Many parents of elementary school aged children are surprised that heir children do not receive consistent handwriting instruction. Unless they happen to have a teacher who makes it a priority, most students will never get instruction on how to form manuscript or cursive letters correctly. It’s quite common that many graduate from high school without knowing how to sign their own names! The availability of technology and the emphasis on state or national standards make handwriting instruction a very low priority for teachers. Schools may want to rethink that notion if they want more learning to take place. In a recent post on the PBS’s Nova Next blog, Allison Eck reports that the results of a study indicate, “students who write out their notes by hand actually learn more than those [who] type their notes on laptops.”
The study’s researchers, Princeton University’s Pam Mueller and UCLA’s Daniel Oppenheimer, tested students’ memories after half took notes by hand and half took notes on computers for the following: factual detail, conceptual comprehension, and synthesizing capabilities. They found that even though the students who took notes on computers had more words than those who took notes by hand, they had weaker “conceptual understanding across the board.”
Some scientists are skeptical. Taking notes on a computer allows the quick organizational formatting that allows students to “delete, reorder, and build ideas” can be done in an instant. Those things cannot be done quickly if students are taking notes by hand. On the other hand, taking notes by hand engages the note taker in mental work—organizing, synthesizing, and analyzing—that supports learning. Cognitive psychologist Robert Bjork asserted that taking notes by hand creates “desirable difficulty”: If learning is made harder, students will retain information better.
There are some times when students should use computers to take notes and times when they should take notes by hand:
By Deborah Williams
In an effort to close the achievement gap, many schools implement a “double dose” of math for middle school students who need remedial help. This means that those students have two math classes instead of one. This requires the student to miss taking other courses—usually electives such as foreign language, physical education, art, or music.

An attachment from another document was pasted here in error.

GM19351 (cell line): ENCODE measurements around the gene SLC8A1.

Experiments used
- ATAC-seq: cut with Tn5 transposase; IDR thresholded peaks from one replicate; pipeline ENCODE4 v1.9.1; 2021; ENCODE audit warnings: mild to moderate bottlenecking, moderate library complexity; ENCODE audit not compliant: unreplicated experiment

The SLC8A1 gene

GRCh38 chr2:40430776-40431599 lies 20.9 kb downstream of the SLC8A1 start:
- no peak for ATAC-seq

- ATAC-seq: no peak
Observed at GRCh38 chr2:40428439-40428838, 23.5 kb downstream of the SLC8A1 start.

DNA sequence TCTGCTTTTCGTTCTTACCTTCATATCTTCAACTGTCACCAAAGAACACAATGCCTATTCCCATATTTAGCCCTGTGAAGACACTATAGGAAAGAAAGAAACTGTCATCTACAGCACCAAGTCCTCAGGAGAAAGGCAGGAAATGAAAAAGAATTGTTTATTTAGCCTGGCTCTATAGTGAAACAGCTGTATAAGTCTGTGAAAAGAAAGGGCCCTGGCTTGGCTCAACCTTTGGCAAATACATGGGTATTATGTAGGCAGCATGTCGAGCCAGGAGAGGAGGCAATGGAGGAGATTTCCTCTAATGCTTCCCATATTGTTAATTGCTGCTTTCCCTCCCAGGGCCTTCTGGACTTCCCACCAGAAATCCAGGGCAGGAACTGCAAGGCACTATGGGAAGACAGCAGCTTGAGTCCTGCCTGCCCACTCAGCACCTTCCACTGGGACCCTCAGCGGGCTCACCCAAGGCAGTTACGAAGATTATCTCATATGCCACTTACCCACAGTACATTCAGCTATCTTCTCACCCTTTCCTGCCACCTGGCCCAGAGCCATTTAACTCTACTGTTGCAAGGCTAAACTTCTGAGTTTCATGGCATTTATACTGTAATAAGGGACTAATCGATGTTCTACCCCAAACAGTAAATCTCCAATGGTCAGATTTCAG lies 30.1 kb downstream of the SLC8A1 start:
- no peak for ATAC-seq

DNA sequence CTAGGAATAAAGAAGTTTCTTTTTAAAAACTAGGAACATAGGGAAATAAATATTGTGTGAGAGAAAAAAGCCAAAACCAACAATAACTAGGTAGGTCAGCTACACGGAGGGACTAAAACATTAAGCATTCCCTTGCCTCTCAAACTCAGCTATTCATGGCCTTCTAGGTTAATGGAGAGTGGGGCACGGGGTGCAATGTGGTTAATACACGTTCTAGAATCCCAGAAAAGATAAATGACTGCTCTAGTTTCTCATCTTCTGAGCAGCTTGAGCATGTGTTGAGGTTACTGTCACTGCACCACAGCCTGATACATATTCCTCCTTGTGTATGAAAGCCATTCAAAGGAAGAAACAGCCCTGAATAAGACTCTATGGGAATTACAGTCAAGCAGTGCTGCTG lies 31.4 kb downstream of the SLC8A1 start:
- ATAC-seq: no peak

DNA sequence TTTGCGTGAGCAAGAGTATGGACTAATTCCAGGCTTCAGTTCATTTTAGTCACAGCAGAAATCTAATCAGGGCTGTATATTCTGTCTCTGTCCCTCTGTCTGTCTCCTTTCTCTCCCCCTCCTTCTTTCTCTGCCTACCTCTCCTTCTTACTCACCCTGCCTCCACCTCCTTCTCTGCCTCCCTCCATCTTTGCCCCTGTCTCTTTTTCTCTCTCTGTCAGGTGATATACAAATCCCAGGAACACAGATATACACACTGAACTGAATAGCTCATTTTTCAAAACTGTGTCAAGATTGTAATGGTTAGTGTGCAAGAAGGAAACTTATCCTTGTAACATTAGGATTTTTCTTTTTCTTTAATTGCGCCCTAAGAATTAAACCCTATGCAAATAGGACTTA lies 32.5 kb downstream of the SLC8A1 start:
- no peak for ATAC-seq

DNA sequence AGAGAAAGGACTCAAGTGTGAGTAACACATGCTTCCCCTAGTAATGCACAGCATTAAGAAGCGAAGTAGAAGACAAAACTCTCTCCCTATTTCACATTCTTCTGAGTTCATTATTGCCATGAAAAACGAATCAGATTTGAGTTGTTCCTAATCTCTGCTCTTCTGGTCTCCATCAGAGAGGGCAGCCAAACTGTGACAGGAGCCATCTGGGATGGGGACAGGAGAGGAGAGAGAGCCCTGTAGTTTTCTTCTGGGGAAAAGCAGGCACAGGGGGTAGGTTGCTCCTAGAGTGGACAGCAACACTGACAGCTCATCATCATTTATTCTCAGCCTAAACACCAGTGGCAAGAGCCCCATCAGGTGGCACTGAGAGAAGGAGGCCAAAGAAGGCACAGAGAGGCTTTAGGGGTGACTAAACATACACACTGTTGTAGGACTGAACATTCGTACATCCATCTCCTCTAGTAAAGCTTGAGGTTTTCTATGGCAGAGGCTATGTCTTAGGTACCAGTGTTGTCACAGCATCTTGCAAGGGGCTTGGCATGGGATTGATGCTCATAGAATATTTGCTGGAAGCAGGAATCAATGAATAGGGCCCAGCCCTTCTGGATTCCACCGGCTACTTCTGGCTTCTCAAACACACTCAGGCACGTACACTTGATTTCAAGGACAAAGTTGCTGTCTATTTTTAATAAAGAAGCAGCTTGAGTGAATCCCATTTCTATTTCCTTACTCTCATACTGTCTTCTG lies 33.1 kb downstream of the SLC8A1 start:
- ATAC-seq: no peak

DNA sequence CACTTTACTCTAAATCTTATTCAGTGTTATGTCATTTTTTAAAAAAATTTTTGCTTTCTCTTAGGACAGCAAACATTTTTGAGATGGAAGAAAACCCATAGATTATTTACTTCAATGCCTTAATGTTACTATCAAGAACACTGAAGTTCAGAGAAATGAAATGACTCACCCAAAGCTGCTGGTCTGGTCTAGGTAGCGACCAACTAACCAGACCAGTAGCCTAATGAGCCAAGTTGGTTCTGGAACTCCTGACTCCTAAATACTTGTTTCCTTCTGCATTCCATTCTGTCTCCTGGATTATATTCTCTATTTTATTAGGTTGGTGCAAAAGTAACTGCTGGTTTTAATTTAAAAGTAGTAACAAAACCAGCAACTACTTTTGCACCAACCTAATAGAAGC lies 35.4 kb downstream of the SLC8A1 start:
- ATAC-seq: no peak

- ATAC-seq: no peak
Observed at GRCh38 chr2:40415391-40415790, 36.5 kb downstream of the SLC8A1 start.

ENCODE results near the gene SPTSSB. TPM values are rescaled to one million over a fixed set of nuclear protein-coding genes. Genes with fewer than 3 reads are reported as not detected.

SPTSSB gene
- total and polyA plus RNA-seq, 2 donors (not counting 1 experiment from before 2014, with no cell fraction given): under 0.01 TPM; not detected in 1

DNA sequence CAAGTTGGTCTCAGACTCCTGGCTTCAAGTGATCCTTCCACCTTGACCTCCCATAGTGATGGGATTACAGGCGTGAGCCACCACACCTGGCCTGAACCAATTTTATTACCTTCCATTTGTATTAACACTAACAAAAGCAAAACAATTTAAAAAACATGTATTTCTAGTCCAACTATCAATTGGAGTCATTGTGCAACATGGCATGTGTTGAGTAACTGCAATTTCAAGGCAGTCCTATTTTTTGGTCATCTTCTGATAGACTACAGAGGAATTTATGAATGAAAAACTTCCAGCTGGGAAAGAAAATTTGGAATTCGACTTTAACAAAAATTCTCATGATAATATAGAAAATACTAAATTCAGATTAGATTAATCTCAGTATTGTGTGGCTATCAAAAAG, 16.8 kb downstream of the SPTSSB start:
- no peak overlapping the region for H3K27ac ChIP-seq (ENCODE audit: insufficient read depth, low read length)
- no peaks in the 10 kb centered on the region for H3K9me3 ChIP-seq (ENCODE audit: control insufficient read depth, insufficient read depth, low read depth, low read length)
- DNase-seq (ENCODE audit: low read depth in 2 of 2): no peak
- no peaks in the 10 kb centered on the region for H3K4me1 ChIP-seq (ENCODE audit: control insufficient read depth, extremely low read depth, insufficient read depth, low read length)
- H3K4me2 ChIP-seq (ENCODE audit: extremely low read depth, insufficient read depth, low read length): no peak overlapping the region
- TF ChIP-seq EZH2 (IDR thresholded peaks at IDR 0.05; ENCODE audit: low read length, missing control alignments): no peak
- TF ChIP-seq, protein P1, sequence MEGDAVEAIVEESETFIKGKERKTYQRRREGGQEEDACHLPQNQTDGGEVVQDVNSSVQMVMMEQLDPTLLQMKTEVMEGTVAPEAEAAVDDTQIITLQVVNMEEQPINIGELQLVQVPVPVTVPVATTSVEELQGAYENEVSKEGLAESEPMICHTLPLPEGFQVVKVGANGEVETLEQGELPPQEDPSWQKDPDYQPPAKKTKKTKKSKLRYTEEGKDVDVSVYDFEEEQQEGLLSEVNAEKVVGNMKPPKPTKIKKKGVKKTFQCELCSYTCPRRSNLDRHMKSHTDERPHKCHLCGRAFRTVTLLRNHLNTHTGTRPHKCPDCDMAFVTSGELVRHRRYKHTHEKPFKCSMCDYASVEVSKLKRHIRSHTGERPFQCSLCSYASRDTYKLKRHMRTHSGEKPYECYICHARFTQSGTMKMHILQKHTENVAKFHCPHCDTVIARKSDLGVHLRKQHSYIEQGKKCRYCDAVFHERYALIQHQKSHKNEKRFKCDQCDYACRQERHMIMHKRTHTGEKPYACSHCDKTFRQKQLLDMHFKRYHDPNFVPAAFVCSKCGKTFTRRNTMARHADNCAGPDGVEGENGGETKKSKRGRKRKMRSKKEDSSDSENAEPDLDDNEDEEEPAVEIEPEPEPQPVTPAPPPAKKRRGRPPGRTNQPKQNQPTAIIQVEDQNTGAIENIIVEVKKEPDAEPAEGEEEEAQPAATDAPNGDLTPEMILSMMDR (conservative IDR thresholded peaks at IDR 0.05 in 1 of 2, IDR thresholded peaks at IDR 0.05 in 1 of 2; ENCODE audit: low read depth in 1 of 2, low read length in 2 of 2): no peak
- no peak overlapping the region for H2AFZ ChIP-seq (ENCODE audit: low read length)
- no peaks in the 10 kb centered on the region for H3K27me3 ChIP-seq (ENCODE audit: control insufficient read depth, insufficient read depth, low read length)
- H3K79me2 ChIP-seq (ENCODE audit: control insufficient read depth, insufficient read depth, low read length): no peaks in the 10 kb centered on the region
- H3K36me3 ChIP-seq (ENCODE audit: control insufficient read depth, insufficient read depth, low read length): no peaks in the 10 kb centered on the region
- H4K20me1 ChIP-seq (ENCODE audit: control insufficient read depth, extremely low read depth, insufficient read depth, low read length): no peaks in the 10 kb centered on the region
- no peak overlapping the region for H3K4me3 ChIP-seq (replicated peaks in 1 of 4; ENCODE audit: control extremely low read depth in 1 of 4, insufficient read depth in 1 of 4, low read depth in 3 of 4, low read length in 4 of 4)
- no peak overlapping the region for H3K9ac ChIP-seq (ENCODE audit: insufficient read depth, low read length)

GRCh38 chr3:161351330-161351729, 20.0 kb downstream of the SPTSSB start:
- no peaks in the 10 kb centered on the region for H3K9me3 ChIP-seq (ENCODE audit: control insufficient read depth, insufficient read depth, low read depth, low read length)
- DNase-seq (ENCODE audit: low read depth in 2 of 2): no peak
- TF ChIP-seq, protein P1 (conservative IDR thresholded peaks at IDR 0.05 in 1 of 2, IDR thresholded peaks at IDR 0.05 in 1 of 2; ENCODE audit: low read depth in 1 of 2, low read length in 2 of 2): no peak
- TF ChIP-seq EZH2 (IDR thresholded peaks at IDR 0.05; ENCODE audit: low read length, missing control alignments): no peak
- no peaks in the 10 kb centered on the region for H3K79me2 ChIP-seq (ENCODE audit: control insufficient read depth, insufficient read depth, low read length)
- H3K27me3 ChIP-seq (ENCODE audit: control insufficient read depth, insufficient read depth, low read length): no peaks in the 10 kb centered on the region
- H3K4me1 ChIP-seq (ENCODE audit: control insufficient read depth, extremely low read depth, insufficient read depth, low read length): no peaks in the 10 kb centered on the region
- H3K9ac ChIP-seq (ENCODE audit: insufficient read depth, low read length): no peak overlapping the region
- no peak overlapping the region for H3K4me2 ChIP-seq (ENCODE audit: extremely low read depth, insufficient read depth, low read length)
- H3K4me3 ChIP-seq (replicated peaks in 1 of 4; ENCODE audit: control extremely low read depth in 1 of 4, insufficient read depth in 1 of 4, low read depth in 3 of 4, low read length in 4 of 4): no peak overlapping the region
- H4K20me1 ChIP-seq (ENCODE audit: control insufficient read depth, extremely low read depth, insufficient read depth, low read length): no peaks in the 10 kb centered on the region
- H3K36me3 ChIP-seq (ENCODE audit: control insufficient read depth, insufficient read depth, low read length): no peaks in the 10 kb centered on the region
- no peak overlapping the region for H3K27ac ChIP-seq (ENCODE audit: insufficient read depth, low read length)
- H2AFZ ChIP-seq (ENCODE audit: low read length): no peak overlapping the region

Liana Heitin reports on the Education Week’s Curriculum Matters blog that a study of this practice shows that this is helpful at first, but, over time, the benefits decrease. Eric Taylor, a doctoral student at Stanford, studies sixth graders who were taking two math classes—one regular and one remedial. Here are his findings:
- End of Sixth Grade Year: Students scored substantially higher than their peers who took just one math class.
- End of Seventh Grade Year: Students (now taking only one math class) showed about half of their gains.
- End of Eighth Grade Year: Students showed about one third of the original gain.
- End of Ninth Grade Year: The gains all but diminished completely.
These results seem to contradict the “positive and substantial” gains of Chicago’s double-dose algebra policy for some of its ninth graders.
By Deborah Williams
You may have heard of “The Fourth Grade Shift.” It’s the developmental milestone that typically occurs in the fourth grade. It is when students no longer learn to read but switch to reading to learn. The Shift includes “a change in automatic word processing, a crucial component of the reading shift theory.” The report on the Science Daily website seems to shut this theory down.
Dartmouth researchers have analyzed elementary students’ brain waves and have concluded that the word processing of fourth graders does not automatically change at that time. “Automatic word processing is the brain’s ability to determine whether a group of symbols constitutes a word within milliseconds, without the brain’s owner realizing the process is taking place.” Actually, the researchers found that some of the word processing becomes automatic before fourth grade while others happen after the fifth grade. That means that fifth and sixth grade students are continuing to develop their “neurological reading system.”
Lead researcher, Donna Coch, found evidence that “…at least through the fifth grade, even children who read well are letting stimuli into the neural word processing system that more mature readers do not.” She asserts “teachers and parents should not expect their fourth-graders, or even their fifth graders, to be completely automatic, adult-like readers.”
Many states and localities use this time in children’s education to establish policy and interventions. This video speaks to the issue and provides some tips for parents to help their children read better: